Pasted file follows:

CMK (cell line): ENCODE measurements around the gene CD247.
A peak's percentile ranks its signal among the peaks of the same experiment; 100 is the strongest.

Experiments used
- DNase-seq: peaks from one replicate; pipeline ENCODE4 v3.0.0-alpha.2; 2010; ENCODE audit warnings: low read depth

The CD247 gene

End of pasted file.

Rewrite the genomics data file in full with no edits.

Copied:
CMK (cell line): ENCODE measurements around the gene CD247.
A peak's percentile ranks its signal among the peaks of the same experiment; 100 is the strongest.

Experiments used
- DNase-seq: peaks from one replicate; pipeline ENCODE4 v3.0.0-alpha.2; 2010; ENCODE audit warnings: low read depth

The CD247 gene